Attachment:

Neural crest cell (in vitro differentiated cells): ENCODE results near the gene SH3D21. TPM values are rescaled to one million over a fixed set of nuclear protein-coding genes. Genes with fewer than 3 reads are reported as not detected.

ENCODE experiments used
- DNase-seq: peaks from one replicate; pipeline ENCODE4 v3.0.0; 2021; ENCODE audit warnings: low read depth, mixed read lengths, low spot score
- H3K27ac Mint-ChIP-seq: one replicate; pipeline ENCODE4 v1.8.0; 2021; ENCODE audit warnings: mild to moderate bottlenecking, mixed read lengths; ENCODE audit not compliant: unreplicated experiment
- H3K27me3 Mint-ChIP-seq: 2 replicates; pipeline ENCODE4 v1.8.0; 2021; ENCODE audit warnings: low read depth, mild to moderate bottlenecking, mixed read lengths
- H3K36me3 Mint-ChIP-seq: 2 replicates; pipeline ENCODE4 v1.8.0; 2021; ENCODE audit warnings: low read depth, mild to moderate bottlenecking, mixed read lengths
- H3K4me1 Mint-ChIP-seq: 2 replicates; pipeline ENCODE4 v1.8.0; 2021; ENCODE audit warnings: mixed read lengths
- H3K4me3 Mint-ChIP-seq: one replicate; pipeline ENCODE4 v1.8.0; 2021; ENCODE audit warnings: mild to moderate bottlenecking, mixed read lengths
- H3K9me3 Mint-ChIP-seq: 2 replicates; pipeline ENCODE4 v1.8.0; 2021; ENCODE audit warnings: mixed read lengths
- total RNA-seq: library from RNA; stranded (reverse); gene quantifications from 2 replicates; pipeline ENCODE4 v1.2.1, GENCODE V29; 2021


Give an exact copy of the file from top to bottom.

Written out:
Neural crest cell (in vitro differentiated cells): ENCODE results near the gene SH3D21. TPM values are rescaled to one million over a fixed set of nuclear protein-coding genes. Genes with fewer than 3 reads are reported as not detected.

ENCODE experiments used
- DNase-seq: peaks from one replicate; pipeline ENCODE4 v3.0.0; 2021; ENCODE audit warnings: low read depth, mixed read lengths, low spot score
- H3K27ac Mint-ChIP-seq: one replicate; pipeline ENCODE4 v1.8.0; 2021; ENCODE audit warnings: mild to moderate bottlenecking, mixed read lengths; ENCODE audit not compliant: unreplicated experiment
- H3K27me3 Mint-ChIP-seq: 2 replicates; pipeline ENCODE4 v1.8.0; 2021; ENCODE audit warnings: low read depth, mild to moderate bottlenecking, mixed read lengths
- H3K36me3 Mint-ChIP-seq: 2 replicates; pipeline ENCODE4 v1.8.0; 2021; ENCODE audit warnings: low read depth, mild to moderate bottlenecking, mixed read lengths
- H3K4me1 Mint-ChIP-seq: 2 replicates; pipeline ENCODE4 v1.8.0; 2021; ENCODE audit warnings: mixed read lengths
- H3K4me3 Mint-ChIP-seq: one replicate; pipeline ENCODE4 v1.8.0; 2021; ENCODE audit warnings: mild to moderate bottlenecking, mixed read lengths
- H3K9me3 Mint-ChIP-seq: 2 replicates; pipeline ENCODE4 v1.8.0; 2021; ENCODE audit warnings: mixed read lengths
- total RNA-seq: library from RNA; stranded (reverse); gene quantifications from 2 replicates; pipeline ENCODE4 v1.2.1, GENCODE V29; 2021